So, now I eat a low carb breakfast, a low carb lunch, and a reward meal, which is anything I want. The only stipulation is, that I must consume the reward meal, in less than 1 hour. No eating after, or between meals. I have been losing about 1-3 lbs/week. I know, no matter how bad the cravings are, I’ll be able to satisfy them, in a few hours. Seems to be working.

I love carbs but, I’m not addicted to them. I have had acid reflux since my early/mid 20’s. As a result, I gravitated toward bland food which tends to be carbs (breads, potatoes, etc.). Now that I have been taking Nexium for the stomach problem for several years, I’m able to eat somewhat spicier foods and can back off from the carbs–which was a requirement after I became diabetic.


I am addicted. I cannot stop, when I get started. I have tried the Atkins style low carb diets, but they are not sustainable for a carb addict. Eating small amounts of carbs, fuels the addiction. I have found that eating a carb rich evening meal,curbs the carb cravings, and rewards me for abstaining the rest of the time. By consuming the carbs within one hour, I take the insulin factor out of the equation, and I continue to lose weight. It is slower than Atkins, which usually equates to a better long term result. Less chance that I’ll gain it back.
Here is a test to determine your addiction.

Are you hungry before lunch even if you’ve had a full breakfast?
Is it hard to stop eating starches, snack foods, junk food, or sweets?
Do you feel unsatisfied despite having just finished a meal?
Do you eat when you are not hungry?
Do you snack at night?
Are you lethargic after a big meal?
Are you tired and/or hungry in the afternoon without a reason to be?
Do you continue to eat even when you are full?
Do you yo-yo diet?

A score of 0–2 indicates no carbohydrate addiction. A score of 3–4 suggests a mild carbohydrate addiction. A score of5–7 suggests a moderate addiction. A score of 8–10 indicates a severe addiction to carbs.
I am an 8.

Are you hungry before lunch even if you’ve had a full breakfast?

No. But, I have to eat a small snack in the mid-morning to avoid low glucose.

Is it hard to stop eating starches, snack foods, junk food, or sweets?

I sometimes have a a hard time stopping chips or breads but, since I know that it will spike my glucose and cause other problems, it seldom occurs.

Do you feel unsatisfied despite having just finished a meal?

Not usually. The Byetta that I take gives the sensation of being full so, I eat less. That’s a good side effect from its main function to stimulate the pancreas to produce more insulin.

Do you eat when you are not hungry?

Often. It is required to manage my glucose levels.

Do you snack at night?

Not usually. Every now and then my glucose runs much lower than normal at night and dictates a snack. Usually some fruit or yogurt.

Are you lethargic after a big meal?

Yes but, it doesn’t happen very often. it is usually associated with a glucose spike that I have been doing a good job of avoiding.

Are you tired and/or hungry in the afternoon without a reason to be?

I’m too busy for that to happen.

Do you continue to eat even when you are full?

Not anymore.

Do you yo-yo diet?


I guess that this means that I pass the test. LOL! However, my condition has dictated things to be this way.

Looks like I have a moderate addiction. I used to continue eating when I was full, but recently, my system rebels if I do. Otherwise, I answered yes to 5 of the questions.

[quote=“Susanna, post:17, topic:33222”]
Looks like I have a moderate addiction. I used to continue eating when I was full, but recently, my system rebels if I do. Otherwise, I answered yes to 5 of the questions.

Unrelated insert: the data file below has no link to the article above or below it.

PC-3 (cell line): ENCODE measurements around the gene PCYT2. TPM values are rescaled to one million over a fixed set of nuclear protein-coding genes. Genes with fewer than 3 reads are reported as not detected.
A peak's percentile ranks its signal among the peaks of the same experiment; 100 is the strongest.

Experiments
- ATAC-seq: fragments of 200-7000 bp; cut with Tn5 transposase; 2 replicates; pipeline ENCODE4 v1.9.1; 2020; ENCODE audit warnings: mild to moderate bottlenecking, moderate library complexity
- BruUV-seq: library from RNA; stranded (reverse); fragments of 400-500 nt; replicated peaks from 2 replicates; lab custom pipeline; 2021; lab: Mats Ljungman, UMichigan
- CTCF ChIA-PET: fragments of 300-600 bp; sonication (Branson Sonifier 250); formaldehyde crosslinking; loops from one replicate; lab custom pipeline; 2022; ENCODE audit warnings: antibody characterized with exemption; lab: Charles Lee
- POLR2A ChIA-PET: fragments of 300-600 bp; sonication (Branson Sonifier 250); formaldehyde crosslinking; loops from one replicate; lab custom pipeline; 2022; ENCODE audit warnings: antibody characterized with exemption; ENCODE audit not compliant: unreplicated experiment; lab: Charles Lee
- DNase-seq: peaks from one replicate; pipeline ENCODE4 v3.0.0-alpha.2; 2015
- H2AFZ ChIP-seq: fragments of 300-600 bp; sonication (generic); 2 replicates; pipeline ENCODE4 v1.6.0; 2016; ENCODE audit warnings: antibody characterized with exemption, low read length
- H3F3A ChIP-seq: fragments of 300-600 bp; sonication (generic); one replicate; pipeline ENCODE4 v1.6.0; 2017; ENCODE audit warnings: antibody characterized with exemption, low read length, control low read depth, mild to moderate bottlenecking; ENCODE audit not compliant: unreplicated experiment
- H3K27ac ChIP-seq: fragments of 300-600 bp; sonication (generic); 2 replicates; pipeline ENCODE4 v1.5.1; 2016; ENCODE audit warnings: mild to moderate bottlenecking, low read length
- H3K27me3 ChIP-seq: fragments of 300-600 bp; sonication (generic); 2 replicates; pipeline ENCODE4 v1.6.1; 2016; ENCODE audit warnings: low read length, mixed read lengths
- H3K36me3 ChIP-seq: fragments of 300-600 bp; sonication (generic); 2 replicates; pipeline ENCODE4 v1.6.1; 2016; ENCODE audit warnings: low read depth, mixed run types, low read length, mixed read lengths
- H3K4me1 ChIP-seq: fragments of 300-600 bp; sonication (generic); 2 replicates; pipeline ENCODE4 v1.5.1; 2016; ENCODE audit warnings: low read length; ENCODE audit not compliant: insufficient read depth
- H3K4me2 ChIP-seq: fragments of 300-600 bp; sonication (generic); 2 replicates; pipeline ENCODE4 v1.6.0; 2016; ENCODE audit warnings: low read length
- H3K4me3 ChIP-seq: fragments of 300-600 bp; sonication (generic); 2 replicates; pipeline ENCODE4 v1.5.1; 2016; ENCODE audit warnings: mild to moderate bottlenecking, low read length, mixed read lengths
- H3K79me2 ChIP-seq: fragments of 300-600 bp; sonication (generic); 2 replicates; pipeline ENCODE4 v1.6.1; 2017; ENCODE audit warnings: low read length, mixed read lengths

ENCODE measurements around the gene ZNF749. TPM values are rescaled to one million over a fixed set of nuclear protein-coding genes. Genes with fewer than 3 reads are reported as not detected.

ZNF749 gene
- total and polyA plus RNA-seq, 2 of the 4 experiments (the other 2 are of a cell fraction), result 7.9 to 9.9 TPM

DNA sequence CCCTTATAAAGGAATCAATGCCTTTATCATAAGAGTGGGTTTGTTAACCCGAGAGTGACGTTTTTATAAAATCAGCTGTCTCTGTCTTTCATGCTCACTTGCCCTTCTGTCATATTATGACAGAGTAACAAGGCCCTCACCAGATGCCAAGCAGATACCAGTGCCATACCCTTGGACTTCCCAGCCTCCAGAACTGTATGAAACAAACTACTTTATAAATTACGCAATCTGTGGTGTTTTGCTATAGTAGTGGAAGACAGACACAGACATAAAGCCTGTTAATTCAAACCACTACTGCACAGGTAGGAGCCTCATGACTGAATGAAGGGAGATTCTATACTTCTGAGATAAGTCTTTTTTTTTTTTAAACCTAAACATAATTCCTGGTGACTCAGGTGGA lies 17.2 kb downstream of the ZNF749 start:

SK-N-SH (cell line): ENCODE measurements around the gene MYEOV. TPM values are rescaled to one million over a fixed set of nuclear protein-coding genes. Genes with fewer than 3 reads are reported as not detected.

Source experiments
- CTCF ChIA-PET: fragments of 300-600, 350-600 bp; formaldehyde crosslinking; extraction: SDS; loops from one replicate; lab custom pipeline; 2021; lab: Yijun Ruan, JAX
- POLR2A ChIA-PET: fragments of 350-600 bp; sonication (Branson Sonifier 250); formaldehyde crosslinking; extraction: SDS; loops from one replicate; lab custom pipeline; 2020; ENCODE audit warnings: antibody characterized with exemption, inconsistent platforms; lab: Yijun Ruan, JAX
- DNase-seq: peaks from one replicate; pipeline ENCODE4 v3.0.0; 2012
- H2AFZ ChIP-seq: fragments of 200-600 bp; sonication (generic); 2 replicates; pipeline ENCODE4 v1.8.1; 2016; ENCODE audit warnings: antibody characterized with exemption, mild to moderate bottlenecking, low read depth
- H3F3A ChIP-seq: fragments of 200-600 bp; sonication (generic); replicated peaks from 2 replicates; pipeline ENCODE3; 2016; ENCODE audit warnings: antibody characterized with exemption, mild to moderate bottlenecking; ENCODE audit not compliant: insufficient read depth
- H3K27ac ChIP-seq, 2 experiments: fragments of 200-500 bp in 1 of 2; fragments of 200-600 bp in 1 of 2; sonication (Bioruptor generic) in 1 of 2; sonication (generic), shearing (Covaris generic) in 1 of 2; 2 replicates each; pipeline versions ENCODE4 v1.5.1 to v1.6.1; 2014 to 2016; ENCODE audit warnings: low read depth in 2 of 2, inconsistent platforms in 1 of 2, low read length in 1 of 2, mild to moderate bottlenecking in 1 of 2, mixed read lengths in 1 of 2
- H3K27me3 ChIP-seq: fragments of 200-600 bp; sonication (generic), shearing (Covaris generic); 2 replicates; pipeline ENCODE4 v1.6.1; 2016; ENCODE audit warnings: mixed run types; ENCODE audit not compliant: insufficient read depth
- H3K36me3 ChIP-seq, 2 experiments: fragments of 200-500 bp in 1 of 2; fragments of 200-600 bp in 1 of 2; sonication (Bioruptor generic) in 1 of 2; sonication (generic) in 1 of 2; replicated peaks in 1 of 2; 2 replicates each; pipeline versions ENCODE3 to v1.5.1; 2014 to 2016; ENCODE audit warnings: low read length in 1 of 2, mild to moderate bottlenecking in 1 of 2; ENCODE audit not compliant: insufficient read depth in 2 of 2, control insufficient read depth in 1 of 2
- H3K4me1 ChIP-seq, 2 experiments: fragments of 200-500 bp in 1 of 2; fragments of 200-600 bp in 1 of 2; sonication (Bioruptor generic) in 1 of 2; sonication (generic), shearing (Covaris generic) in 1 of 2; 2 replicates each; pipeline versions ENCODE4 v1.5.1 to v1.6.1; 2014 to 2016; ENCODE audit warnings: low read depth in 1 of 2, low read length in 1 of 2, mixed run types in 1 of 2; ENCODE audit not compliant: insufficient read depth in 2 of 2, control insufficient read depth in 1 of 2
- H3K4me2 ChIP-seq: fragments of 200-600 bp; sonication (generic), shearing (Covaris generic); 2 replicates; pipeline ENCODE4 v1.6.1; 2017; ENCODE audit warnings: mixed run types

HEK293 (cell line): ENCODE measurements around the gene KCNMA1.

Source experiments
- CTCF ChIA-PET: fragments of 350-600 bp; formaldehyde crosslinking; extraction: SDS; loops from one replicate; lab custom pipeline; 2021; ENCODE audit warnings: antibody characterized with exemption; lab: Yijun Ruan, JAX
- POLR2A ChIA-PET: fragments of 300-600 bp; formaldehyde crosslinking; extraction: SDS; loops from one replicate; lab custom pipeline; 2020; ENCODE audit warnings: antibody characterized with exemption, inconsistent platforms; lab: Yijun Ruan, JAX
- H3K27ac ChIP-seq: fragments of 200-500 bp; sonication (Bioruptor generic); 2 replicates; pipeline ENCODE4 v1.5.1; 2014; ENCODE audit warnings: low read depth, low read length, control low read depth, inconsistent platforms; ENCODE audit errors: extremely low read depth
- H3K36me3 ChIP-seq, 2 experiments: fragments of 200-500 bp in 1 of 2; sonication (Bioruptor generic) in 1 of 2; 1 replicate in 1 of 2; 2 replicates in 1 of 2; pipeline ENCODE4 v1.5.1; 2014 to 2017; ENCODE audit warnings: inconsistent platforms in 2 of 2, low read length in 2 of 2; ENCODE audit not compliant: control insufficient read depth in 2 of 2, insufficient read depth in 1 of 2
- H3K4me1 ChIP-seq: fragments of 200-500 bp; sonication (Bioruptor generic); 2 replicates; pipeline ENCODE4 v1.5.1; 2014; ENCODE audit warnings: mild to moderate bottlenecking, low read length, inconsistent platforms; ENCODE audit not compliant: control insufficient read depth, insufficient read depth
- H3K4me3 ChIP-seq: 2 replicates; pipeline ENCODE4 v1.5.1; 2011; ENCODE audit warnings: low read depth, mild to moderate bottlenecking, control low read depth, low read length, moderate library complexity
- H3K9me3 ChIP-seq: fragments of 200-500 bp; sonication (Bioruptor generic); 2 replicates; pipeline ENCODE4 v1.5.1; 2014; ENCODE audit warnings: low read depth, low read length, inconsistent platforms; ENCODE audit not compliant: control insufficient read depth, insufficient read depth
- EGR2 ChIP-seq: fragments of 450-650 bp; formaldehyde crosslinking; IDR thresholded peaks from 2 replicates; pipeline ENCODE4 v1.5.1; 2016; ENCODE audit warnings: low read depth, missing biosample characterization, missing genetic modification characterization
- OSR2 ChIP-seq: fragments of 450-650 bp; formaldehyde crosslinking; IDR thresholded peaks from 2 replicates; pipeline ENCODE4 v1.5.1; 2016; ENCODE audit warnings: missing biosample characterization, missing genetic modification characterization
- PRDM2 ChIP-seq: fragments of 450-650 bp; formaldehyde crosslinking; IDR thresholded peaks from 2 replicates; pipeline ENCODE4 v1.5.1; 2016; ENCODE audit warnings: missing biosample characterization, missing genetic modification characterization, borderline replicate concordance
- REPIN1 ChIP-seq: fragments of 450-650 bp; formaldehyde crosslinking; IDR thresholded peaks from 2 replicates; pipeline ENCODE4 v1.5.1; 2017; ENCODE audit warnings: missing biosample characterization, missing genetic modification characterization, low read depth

[/quote]CL is not an addict, but you are. If you are looking to lose weight, you might consider the CAD. I continue to lose,while eating my favorite foods. I almost feel guilty.
The lady who invented the diet, is a research psychologist. She found it by accident. She was 286 lbs, and a yo-yo dieter. One morning, she was preparing to go to a Dr. appointment. She was having tests, that required her not to eat, 12 hours previous to the appt. The Office called, and told her that the appt. had to be changed to 4 PM. She freaked, knowing she could not eat, until 4 or 5, that evening. On the way to her Dr., she stopped and bought a couple of doughnuts, to eat in the office, after the tests.
After the tests, she decided to wait, until she left the Dr., since a nearby cafe was in her plans. When she got there, she pigged out. She even ate the doughnuts. She was feeling guilty, all night long. The next morning, she had lost 2 lbs. Curious, she repeated the previous day’s eating schedule, and lost another pound. She enlisted the help of a friend, who is a research biologist, and they cemented the entire program. Between the two, they lost over 200 lbs, and have kept it off, 20 years. By eating low carb breakfast and lunch, they slowed the rate of weight loss, to 2-3 lbs/week. That is a healthy rate of loss.
I would Google "Carbohydrate Addict’s Diet, and read to see, if it might help you. My extremely elderly mother, has lost 36 lbs, in 16 weeks. I am finding it difficult to keep up with her, she has so much renewed energy.

I’ve been losing weight steadily for some time, but it has been due to other problems. I lost almost 60 lbs in 2 years. I think I’m starting to gain it back, though.

I, too, am a carb addict. All it takes is a spoonful and I’m off and running. I also have diabetes, but I can control it without pills, thank God. I am following the old Atkins’ diet–it works best for me because I lose the cravings. There are so many new products out there that can be used. There is a bakery in California called “Julian’s Bakery” where you can get very low carb breads (not made with soy flour) that are excellent. They are pricey, though. You can also use these “noodles” called Shiraki (something like that) in place of pasta. I haven’t tried them yet, but I have read a lot of positive feedback about them.

Ever try mock mashed potatoes made with cauliflower? Absolutely delicious.

Also, I can’t stand Paula Deen. Her recipes are so unhealthy it’s not funny. It seems like she uses pounds of cream cheese, mayo, and butter in every recipe. YUCK! I also can’t stand that Rachel Ray. I can’t stand to listen to her for more than a few minutes. I don’t know how her husband can hack it. Ugh! I do like Jacque Pepin, Nick Stellano (I think that’s his last name), and I especially enjoy “Cook’s Country” (aka “America’s Test Kitchen”). Lots of great, old-fashioned recipes and cooking techniques.